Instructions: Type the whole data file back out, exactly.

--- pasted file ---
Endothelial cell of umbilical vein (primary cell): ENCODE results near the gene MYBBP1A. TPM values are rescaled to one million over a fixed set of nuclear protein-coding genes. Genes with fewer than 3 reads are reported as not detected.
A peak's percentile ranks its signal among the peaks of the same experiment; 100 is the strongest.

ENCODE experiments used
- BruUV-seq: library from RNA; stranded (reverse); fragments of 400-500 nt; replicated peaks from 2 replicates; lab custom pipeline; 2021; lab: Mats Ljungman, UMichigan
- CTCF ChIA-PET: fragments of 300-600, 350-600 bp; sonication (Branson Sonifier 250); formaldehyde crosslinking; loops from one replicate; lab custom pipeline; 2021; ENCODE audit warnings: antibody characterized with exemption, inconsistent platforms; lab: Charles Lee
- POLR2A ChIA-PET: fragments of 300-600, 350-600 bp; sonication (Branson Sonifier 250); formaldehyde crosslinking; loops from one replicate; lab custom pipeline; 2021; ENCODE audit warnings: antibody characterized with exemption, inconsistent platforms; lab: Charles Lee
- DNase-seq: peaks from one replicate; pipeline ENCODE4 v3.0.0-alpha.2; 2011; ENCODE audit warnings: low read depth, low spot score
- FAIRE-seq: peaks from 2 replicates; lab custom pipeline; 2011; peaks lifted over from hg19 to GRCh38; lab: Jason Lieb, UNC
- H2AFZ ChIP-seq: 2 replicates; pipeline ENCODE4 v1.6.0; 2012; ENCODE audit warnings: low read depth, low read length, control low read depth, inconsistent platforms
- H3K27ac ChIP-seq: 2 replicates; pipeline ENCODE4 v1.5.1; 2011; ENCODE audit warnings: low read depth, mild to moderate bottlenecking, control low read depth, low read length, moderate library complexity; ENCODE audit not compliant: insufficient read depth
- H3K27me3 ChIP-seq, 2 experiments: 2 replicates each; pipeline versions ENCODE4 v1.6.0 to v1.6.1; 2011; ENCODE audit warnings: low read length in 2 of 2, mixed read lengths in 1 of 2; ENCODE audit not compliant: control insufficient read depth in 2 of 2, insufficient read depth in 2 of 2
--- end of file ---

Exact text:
Endothelial cell of umbilical vein (primary cell): ENCODE results near the gene MYBBP1A. TPM values are rescaled to one million over a fixed set of nuclear protein-coding genes. Genes with fewer than 3 reads are reported as not detected.
A peak's percentile ranks its signal among the peaks of the same experiment; 100 is the strongest.

ENCODE experiments used
- BruUV-seq: library from RNA; stranded (reverse); fragments of 400-500 nt; replicated peaks from 2 replicates; lab custom pipeline; 2021; lab: Mats Ljungman, UMichigan
- CTCF ChIA-PET: fragments of 300-600, 350-600 bp; sonication (Branson Sonifier 250); formaldehyde crosslinking; loops from one replicate; lab custom pipeline; 2021; ENCODE audit warnings: antibody characterized with exemption, inconsistent platforms; lab: Charles Lee
- POLR2A ChIA-PET: fragments of 300-600, 350-600 bp; sonication (Branson Sonifier 250); formaldehyde crosslinking; loops from one replicate; lab custom pipeline; 2021; ENCODE audit warnings: antibody characterized with exemption, inconsistent platforms; lab: Charles Lee
- DNase-seq: peaks from one replicate; pipeline ENCODE4 v3.0.0-alpha.2; 2011; ENCODE audit warnings: low read depth, low spot score
- FAIRE-seq: peaks from 2 replicates; lab custom pipeline; 2011; peaks lifted over from hg19 to GRCh38; lab: Jason Lieb, UNC
- H2AFZ ChIP-seq: 2 replicates; pipeline ENCODE4 v1.6.0; 2012; ENCODE audit warnings: low read depth, low read length, control low read depth, inconsistent platforms
- H3K27ac ChIP-seq: 2 replicates; pipeline ENCODE4 v1.5.1; 2011; ENCODE audit warnings: low read depth, mild to moderate bottlenecking, control low read depth, low read length, moderate library complexity; ENCODE audit not compliant: insufficient read depth
- H3K27me3 ChIP-seq, 2 experiments: 2 replicates each; pipeline versions ENCODE4 v1.6.0 to v1.6.1; 2011; ENCODE audit warnings: low read length in 2 of 2, mixed read lengths in 1 of 2; ENCODE audit not compliant: control insufficient read depth in 2 of 2, insufficient read depth in 2 of 2